More Judgments

by Richard Kostelanetz

The elephant who never forgets has little to remember.

The truest criminal is worth more dead than alive.

While Pablo Picasso was a great visual artist, Marcel Duchamp was esthetically more profound.

He was the sort of person whom some people trusted until they didn’t.

Only when you hear someone else quoting approvingly your radical opinions can you know how sensible they might be (and how stupid he or she is).

Honest must be the physician who with his patients finds nothing wrong.

Be afraid less of death than of knowing that your life is not worth living.

Only by eschewing thoughtless opinions does anyone become mature.

Even a religious author would rather sit at his writing desk and think about church than sit in church and think about his writing desk.

No one’s as faultless as the person portrayed in his or her application form.

Some professional soccer players are smart only below their ankles.

More than 90% of popular culture is not worth anyone’s attention, though evidence suggests that much of it has an audience.

Three wrongs make no more right than two.

Courageous is the person who risks death to live better.

Everything other than facts and figures is opinion.

Fresh truths are no less true than old ones.

The measure of an extremist is denying the humanity of his or her opponents.

When an autobiographer lies about other people, the reader knows the writer’s also untruthful about himself.

Intelligence is intelligent only to those smart enough to appreciate.

About their enthusiasms are enthusiasts more likely to speak truly.

When a painter concentrates more upon painting than life, his art’s more likely “to come to life.”

Paul Cezanne painted apples as no one before him had.

A book devoid of anything worth quoting or citing will be forgotten.

Upon superior esthetic forms one’s eye alights and stays focused.

If some paintings are about scale, light, and form, masterpieces feature form and then light and scale.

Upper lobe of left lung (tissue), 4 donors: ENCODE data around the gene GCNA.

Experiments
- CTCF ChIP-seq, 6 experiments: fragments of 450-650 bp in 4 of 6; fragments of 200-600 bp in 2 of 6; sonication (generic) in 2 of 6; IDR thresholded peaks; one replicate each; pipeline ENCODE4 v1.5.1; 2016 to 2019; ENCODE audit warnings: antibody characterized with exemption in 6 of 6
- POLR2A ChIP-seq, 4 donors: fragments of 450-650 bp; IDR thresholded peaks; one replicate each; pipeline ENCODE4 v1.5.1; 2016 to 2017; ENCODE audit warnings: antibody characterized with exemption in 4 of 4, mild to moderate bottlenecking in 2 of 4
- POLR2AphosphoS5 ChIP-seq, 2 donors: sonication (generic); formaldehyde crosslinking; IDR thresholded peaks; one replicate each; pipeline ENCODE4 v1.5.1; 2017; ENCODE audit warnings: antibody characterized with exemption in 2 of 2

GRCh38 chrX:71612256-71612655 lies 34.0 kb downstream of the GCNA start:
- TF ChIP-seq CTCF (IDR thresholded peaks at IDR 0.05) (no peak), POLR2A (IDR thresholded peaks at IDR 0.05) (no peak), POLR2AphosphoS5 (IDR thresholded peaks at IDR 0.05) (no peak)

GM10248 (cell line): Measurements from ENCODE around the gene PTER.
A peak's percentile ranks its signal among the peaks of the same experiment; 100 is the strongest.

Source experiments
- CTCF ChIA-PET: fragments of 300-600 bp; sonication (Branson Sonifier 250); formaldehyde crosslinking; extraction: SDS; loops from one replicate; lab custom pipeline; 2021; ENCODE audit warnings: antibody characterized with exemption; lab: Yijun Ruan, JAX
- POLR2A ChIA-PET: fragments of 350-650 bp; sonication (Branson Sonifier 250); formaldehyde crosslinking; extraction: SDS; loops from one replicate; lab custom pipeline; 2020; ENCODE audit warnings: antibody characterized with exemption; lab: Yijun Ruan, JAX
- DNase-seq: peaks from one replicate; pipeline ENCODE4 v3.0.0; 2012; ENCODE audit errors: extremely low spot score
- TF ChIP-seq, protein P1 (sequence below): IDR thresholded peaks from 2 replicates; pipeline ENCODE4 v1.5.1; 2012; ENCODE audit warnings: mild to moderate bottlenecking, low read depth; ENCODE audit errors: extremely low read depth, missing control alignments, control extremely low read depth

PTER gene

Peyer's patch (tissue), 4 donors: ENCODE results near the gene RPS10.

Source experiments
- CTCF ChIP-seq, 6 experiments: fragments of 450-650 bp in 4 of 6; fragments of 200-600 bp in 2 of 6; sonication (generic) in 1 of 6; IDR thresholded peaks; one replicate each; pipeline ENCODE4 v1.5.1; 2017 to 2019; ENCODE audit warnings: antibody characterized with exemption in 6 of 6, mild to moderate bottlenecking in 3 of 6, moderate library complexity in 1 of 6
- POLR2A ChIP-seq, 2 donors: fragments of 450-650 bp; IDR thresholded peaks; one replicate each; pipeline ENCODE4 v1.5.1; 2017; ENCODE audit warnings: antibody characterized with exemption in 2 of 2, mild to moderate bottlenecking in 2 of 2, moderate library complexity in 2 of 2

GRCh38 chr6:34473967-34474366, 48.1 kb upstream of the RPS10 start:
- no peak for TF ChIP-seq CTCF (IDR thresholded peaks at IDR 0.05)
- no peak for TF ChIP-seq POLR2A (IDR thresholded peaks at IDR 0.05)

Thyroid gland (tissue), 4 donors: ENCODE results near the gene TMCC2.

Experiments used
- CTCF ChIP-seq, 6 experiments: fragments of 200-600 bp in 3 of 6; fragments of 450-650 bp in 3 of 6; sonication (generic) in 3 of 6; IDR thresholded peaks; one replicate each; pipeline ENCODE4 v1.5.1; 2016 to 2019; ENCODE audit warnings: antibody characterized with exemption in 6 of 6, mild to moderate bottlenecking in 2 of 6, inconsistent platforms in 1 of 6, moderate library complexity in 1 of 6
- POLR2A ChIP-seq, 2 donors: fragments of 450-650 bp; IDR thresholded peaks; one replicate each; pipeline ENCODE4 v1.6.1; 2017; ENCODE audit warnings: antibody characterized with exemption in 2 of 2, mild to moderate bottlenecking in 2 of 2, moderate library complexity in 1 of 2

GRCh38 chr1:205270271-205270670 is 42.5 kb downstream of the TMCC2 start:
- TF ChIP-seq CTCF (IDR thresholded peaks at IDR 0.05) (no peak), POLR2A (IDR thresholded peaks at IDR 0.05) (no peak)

The art of stained glass is less about form and color than about sublime luminosity.

Considering images from time long past, we realize how scarce photography once was and so accept esthetically insufficient representations as the best we’ll ever have.

Respect the opinions of young people for their independence; disrespect for their susceptibility to fads.

Cities are lost without people who know them.

Slavery failed to eliminate the inevitable tension in human relationships.

Any generation that fails to transcend its predecessor(s) has died an early death.

Ignorance of ignorance is worse than ignorance per se.

The best sex enhances both loving and living.

The history of accidents is more interesting than any record of realized intentions.

No success feels as successful as doing what you want most to do.

Smarts about anything other than poetry is irrelevant in poets.

One truth of pornography is that licentious art is limited.

An artist who does something unique can’t be compared with others.

Political humorists despise governments that are funnier than they are.

Wiser are those who make their lives worth living.

Treasure the teacher who offers different information and alternative interpretations.

“Poetry” devoid of distinguished language or enhancing form ain’t poetry, notwithstanding “the poet”’s claim to the contrary.

An old couch and an old grouch share too much.

What makes a book a superior medium is that its reader, when bored, can turn the page.

The most hurtful lies are those I refuse to hear.

Richard Kostelanetz is an American author, artist and critic from Ridgewood, NY.